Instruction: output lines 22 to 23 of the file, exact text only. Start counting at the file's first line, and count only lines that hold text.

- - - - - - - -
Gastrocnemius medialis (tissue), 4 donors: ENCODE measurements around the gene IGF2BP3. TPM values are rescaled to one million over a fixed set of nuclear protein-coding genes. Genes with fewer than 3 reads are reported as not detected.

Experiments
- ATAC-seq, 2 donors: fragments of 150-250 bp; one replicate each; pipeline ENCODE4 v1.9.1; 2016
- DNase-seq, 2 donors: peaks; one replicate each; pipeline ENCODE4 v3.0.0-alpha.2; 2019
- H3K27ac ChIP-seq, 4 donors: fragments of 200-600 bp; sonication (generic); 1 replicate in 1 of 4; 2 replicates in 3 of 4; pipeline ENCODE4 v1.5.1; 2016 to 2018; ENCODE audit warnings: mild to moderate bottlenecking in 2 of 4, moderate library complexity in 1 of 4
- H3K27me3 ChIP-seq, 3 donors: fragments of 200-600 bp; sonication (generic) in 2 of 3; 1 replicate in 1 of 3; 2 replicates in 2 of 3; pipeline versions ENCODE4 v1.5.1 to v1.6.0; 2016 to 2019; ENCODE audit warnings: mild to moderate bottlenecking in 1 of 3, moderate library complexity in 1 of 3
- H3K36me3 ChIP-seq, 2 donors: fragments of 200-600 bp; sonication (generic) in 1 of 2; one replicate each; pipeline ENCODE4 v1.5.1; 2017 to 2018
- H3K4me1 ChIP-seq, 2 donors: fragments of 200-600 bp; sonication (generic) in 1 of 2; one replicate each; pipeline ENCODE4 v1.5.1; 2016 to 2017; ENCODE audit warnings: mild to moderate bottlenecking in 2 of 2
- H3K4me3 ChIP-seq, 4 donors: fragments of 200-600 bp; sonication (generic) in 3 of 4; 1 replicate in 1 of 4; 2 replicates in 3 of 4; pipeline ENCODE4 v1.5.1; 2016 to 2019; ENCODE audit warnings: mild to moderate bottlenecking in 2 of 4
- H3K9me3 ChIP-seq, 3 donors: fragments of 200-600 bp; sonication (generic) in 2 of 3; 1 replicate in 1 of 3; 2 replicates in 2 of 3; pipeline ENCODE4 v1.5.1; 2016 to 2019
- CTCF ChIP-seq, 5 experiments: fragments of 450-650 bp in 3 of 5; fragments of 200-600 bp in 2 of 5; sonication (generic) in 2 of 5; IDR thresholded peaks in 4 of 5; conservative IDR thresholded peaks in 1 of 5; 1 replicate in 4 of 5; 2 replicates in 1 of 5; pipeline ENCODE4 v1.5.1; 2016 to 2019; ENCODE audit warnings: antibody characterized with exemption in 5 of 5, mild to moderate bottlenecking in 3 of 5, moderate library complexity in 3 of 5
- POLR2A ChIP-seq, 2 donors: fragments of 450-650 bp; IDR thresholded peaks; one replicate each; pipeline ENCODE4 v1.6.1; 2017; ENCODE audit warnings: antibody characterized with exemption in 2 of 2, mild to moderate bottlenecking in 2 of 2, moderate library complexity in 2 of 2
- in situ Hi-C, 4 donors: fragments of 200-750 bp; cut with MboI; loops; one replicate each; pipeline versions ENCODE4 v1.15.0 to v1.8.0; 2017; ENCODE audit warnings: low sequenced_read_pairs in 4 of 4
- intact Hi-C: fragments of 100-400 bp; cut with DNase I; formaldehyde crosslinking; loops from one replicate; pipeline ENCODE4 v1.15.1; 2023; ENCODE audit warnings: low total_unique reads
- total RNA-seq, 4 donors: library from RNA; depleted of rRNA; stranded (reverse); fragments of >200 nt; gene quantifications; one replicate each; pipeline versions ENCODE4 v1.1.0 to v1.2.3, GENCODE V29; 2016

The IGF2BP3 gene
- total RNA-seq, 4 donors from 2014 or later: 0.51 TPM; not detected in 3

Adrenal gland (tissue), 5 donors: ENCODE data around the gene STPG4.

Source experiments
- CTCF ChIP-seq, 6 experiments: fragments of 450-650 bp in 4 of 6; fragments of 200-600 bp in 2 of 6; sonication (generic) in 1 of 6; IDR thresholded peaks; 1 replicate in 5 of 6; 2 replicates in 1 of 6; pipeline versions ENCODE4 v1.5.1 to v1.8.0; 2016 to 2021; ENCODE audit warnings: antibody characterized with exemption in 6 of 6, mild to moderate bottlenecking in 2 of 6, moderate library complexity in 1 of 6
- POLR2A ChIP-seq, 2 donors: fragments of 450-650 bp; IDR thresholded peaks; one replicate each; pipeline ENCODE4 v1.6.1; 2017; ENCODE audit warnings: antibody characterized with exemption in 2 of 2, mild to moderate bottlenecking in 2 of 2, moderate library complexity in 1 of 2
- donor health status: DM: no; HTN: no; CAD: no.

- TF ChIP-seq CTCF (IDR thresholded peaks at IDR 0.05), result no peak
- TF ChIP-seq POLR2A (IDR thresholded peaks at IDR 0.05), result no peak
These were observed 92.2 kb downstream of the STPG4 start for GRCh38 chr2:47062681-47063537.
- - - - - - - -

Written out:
- donor health status: DM: no; HTN: no; CAD: no.

- TF ChIP-seq CTCF (IDR thresholded peaks at IDR 0.05), result no peak